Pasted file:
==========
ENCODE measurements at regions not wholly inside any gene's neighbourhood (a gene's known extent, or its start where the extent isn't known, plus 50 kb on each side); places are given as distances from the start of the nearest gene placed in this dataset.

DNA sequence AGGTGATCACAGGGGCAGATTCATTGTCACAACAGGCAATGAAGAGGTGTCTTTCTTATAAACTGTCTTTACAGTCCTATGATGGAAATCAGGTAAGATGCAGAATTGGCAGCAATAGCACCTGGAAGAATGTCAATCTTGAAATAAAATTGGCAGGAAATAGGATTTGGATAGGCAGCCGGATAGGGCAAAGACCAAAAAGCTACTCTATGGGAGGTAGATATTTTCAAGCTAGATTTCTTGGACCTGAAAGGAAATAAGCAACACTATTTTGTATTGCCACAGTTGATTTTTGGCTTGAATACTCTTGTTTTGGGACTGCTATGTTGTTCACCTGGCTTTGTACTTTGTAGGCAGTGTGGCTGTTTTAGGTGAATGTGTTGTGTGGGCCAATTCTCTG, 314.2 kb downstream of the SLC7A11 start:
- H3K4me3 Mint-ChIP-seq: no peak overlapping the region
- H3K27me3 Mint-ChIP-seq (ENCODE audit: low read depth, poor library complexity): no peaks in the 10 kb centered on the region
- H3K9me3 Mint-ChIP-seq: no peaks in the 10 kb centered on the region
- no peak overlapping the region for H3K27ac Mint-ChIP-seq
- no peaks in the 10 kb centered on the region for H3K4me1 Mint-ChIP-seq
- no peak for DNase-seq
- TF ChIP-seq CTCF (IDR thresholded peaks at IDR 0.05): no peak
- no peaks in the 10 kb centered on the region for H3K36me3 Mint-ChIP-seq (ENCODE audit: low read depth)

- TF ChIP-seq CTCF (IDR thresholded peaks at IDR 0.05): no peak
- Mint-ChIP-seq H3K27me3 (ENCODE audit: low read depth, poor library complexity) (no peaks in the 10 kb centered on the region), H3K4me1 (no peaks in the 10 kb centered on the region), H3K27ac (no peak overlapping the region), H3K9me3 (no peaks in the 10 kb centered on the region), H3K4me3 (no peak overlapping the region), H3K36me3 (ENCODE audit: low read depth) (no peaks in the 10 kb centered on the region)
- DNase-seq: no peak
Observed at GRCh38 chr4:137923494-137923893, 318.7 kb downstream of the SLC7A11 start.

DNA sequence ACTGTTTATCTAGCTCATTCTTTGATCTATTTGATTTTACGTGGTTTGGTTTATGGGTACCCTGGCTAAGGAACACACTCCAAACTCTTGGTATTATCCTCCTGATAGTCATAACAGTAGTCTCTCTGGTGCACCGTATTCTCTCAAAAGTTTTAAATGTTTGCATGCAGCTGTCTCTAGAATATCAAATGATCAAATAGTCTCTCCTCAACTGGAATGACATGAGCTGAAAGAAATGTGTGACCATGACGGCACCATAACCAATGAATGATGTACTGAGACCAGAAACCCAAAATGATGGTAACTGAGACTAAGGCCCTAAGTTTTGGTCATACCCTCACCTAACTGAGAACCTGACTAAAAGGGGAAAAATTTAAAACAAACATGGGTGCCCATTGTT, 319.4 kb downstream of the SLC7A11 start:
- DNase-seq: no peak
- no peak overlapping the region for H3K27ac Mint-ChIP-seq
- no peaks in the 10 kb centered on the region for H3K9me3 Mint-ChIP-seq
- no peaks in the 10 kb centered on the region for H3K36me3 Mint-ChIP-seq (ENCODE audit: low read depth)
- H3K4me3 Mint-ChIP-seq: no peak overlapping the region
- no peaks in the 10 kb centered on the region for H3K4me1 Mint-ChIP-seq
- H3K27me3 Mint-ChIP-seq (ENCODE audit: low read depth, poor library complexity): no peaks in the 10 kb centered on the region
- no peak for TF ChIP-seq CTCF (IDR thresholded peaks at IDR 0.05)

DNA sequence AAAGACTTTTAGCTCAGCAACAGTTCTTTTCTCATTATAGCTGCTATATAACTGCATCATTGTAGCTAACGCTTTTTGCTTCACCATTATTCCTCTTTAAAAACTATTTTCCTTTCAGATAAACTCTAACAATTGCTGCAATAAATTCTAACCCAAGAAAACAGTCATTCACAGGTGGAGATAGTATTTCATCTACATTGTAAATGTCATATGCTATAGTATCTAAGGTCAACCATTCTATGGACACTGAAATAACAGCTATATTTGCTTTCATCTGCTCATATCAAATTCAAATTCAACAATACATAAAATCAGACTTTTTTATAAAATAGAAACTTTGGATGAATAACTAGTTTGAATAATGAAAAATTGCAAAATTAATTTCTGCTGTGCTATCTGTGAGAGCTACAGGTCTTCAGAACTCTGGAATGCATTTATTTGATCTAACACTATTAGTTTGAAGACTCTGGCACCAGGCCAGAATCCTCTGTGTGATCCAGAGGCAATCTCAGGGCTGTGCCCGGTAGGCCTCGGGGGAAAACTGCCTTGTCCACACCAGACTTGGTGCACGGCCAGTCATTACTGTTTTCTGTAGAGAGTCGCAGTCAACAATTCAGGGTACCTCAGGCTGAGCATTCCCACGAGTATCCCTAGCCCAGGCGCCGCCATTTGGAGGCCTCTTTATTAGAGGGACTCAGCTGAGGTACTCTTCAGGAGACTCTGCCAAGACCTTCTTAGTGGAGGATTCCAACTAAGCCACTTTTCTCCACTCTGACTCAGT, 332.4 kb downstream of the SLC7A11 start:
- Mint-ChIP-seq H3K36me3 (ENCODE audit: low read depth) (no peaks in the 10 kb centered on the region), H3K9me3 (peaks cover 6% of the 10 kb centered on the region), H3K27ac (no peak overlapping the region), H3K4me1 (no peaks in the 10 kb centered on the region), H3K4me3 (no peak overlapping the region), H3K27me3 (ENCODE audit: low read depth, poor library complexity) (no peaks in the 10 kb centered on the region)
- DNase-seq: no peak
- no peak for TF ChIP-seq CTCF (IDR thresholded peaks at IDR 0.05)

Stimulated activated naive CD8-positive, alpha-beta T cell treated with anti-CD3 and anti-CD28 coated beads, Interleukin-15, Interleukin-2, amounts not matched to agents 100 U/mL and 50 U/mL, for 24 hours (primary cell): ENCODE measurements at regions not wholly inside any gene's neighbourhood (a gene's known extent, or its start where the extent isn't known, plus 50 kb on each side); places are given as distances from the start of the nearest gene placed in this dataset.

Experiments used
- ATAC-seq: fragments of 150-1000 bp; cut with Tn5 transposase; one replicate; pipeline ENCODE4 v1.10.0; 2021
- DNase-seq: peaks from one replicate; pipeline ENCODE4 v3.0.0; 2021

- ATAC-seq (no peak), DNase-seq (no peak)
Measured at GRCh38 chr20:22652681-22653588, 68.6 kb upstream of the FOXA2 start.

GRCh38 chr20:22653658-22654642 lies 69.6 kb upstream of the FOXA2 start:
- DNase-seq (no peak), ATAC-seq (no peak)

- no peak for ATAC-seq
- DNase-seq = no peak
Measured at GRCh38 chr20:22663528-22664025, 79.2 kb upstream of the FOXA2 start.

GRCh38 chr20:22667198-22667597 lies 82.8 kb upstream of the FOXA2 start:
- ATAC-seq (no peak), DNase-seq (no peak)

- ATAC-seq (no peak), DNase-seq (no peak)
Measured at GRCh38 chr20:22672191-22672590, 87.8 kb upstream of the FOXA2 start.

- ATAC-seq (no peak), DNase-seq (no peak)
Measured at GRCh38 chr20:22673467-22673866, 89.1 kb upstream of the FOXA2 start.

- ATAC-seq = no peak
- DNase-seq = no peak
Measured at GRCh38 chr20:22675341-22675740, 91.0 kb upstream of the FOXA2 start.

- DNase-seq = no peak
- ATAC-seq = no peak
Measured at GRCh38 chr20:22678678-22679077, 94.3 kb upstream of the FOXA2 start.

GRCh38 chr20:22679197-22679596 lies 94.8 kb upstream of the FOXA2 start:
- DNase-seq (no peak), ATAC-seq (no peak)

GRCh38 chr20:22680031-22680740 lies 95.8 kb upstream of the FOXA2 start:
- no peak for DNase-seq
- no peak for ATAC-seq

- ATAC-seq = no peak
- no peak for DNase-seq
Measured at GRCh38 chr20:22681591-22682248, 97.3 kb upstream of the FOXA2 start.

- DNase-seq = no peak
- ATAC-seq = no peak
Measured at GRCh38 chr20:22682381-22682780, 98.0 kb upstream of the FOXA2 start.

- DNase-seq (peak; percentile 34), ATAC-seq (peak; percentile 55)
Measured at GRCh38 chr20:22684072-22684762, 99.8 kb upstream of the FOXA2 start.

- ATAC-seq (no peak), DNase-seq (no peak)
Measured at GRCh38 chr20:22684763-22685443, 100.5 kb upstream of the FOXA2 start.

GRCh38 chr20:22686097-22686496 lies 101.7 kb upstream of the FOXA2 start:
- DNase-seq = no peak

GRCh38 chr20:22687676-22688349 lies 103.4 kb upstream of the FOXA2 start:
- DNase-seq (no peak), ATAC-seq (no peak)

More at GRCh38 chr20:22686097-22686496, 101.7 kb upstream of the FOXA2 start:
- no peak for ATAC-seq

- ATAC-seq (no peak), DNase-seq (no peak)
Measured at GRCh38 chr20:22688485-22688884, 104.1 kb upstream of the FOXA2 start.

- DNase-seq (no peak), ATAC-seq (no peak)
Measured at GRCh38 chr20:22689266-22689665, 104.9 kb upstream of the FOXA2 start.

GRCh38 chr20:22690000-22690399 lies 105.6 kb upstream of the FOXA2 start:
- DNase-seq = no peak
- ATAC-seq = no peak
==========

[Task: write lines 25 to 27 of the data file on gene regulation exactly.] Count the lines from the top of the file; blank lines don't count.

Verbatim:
- Mint-ChIP-seq H3K36me3 (ENCODE audit: low read depth) (no peaks in the 10 kb centered on the region), H3K9me3 (peaks cover 6% of the 10 kb centered on the region), H3K27ac (no peak overlapping the region), H3K4me1 (no peaks in the 10 kb centered on the region), H3K4me3 (no peak overlapping the region), H3K27me3 (ENCODE audit: low read depth, poor library complexity) (no peaks in the 10 kb centered on the region)
- DNase-seq: no peak
- no peak for TF ChIP-seq CTCF (IDR thresholded peaks at IDR 0.05)